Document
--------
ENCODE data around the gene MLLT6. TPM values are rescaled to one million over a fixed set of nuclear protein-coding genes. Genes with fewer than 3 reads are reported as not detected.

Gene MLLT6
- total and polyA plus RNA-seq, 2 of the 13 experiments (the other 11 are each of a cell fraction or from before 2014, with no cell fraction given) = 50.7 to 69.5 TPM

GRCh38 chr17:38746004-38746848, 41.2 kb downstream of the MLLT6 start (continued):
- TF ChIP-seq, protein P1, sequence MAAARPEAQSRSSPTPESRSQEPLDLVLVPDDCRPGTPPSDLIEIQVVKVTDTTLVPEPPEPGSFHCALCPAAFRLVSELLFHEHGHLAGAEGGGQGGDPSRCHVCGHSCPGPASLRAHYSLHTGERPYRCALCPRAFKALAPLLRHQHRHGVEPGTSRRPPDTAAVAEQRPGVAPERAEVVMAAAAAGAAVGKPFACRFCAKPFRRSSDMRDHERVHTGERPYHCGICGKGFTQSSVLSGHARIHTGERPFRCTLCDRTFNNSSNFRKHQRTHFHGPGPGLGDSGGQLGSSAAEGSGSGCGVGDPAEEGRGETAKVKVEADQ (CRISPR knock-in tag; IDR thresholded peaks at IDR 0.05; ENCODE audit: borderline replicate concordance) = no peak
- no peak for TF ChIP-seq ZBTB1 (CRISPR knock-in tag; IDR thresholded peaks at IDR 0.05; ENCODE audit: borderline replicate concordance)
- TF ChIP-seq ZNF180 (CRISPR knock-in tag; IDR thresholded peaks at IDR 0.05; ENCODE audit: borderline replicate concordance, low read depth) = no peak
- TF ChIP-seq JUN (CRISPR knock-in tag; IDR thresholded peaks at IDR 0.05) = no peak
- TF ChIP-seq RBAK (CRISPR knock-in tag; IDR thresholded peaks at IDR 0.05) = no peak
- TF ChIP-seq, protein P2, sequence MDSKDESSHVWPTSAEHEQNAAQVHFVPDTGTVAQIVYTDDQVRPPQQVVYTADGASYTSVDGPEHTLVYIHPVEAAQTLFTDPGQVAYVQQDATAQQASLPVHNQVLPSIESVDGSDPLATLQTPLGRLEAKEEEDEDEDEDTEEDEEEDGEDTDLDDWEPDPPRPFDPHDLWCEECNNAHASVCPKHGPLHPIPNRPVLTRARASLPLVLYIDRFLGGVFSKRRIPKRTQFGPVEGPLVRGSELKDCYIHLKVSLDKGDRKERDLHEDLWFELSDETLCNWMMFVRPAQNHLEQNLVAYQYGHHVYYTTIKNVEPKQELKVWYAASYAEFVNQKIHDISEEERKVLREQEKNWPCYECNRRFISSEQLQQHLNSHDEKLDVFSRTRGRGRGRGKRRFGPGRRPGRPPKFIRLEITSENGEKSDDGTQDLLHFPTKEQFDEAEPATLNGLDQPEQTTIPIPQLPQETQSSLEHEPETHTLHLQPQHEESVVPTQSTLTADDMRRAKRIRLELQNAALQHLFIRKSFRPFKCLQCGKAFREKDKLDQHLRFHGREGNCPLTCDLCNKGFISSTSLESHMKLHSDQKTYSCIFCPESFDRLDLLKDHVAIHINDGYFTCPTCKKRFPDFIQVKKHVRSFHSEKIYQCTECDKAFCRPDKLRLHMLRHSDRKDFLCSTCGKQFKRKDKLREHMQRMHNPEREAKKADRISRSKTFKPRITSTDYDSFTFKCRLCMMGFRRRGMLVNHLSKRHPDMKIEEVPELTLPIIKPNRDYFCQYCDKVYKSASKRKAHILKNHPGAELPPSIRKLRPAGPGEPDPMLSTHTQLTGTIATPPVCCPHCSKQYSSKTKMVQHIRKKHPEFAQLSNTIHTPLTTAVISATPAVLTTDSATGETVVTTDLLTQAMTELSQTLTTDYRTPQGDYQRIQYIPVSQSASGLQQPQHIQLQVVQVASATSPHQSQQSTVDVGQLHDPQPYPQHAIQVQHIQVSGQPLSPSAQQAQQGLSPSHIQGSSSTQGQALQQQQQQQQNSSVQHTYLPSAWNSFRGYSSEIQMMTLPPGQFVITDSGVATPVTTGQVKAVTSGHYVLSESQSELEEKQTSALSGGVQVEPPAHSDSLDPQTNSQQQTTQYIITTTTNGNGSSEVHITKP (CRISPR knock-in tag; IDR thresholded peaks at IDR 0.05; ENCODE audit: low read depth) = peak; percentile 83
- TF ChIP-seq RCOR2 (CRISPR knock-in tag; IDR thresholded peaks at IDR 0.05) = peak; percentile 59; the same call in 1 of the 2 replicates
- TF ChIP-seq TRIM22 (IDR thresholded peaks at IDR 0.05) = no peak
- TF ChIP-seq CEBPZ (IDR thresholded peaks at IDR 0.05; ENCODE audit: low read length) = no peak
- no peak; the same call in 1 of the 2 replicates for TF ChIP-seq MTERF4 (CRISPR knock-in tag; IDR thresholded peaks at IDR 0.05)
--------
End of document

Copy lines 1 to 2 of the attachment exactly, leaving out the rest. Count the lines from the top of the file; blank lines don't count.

ENCODE data around the gene MLLT6. TPM values are rescaled to one million over a fixed set of nuclear protein-coding genes. Genes with fewer than 3 reads are reported as not detected.

Gene MLLT6